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Cancer drug trial result a surprise for Syndax

September 12, 2011

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Two months after reporting positive data from a clinical trial of its lead drug candidate for lung cancer treatment, Waltham-based Syndax Pharmaceuticals Inc. said last week that the same drug performed well in a Phase 2 breast cancer trial.

The drug, entinostat, was tested in 130 postmenopausal women with a type of the disease known as estrogen receptor-positive breast cancer.

The women received either entinostat plus exemestane (Aromasin, made by Pfizer Inc.) or exemestane plus placebo.

The combination containing Syndax’s drug nearly doubled the amount of time women survived without their disease progressing, from 2.3 months to 4.3 months. Although such “progression-free survival’’ was the primary goal, the study also found overall survival increased by nearly seven months, to 26.9 months.

Syndax is pursuing drugs designed around epigenetics - the molecular changes in cells that can activate or deactivate genes without affecting the underlying DNA. Entinostat inhibits certain enzymes that influence specific epigenetic alterations. Those epigenetic alterations are believed to drive cancer growth and drug tolerance, so blocking them should enhance cancer treatment, Syndax’s researchers believe.

The results were a pleasant surprise for Syndax’s chief executive, Joanna Horobin, who was trained as a physician before joining the drug industry 25 years ago.

“The study was not powered around overall survival, but it is still significant to see a seven-month benefit there,’’ she said.

Based on the positive results from the trial, Syndax plans to start a pivotal Phase 3 trial in early 2012.

Syndax also identified a biomarker that seems to indicate whether patients with breast cancer are responding to entinostat. The trial demonstrated that median progression-free survival rates in women with that biomarker increased to over six months.

“Rather than waiting eight weeks to take a scan to see if it’s working, we can take a blood sample before the treatment, then at day one, day eight, and day 15,’’ Horobin said. “Then we can see if the drug is impacting the target.’’

Syndax will incorporate biomarker testing into the Phase 3 trials.

If all goes well with the Phase 3 program, Horobin said, entinostat could become the first epigenetic therapy approved for patients with solid tumors.

“There hasn’t been much to improve the therapies available to breast cancer patients,’’ Horobin said. “I, as a physician, find this opportunity really exciting.’’

Arlene Weintraub

iPierian Inc., the South San Francisco, Calif., developer of stem cell technology cofounded by scientists at Harvard University, has hired a new chief executive.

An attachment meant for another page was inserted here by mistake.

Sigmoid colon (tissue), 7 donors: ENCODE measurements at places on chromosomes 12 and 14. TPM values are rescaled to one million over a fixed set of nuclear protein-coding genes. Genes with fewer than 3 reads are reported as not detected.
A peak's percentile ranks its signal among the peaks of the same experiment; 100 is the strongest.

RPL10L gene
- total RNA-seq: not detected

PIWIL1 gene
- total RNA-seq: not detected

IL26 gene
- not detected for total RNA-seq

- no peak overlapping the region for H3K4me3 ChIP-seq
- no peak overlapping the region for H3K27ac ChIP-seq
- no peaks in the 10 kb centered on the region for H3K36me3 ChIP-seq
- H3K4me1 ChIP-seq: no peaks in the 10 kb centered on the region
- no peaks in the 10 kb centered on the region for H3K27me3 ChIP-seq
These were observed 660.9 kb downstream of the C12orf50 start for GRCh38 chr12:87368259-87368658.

Nancy Stagliano, cofounder and former chief executive of CytomX Therapeutics Inc., also in South San Francisco, has taken the top job at iPierian, while interim chief executive Peter Van Vlasselaer has moved aside to become the executive chairman.

The company has been quiet since May, when Xconomy broke the news that iPierian’s board had terminated chief executive Mike Venuti and most of the senior management team. A few weeks later, board chairman Corey Goodman resigned.

A statement from iPierian said that Van Vlasselaer has prioritized the company’s efforts over the past several months toward using its stem cell technology to help discover drugs for neurodegenerative disorders like Alzheimer’s, amyotrophic lateral sclerosis (commonly called ALS), and spinal muscular atrophy.

The company’s technology is used to coax ordinary adult cells into a stem-cell-like state in which they have the potential to differentiate into some other desired cell, like a human neuron. The cells are known as induced pluripotent stem cells.

iPierian has raised more than $50 million from some big names, including Kleiner Perkins Caufield & Byers, Highland Capital Partners, MPM Capital, Google Ventures, GlaxoSmithKline’s SR One, and Biogen Idec New Ventures.

The company was formed in 2009 by the merger of South San Francisco-based iZumi Bio with Pierian, a company cofounded by scientists at the Harvard Stem Cell Institute.

Luke Timmerman

Aura Biosciences Inc. has raised $4.5 million, bringing the Cambridge company’s total funding to $10 million in two years of operating. It develops protein cells for delivering cancer drugs directly to tumors. Aura did not name the investors in the round, but noted they are pharmaceutical industry chief executives or entrepreneurs.

This report was compiled by the editors of Xconomy, an online news website focused on the business of technology and innovation. For more New England coverage, visit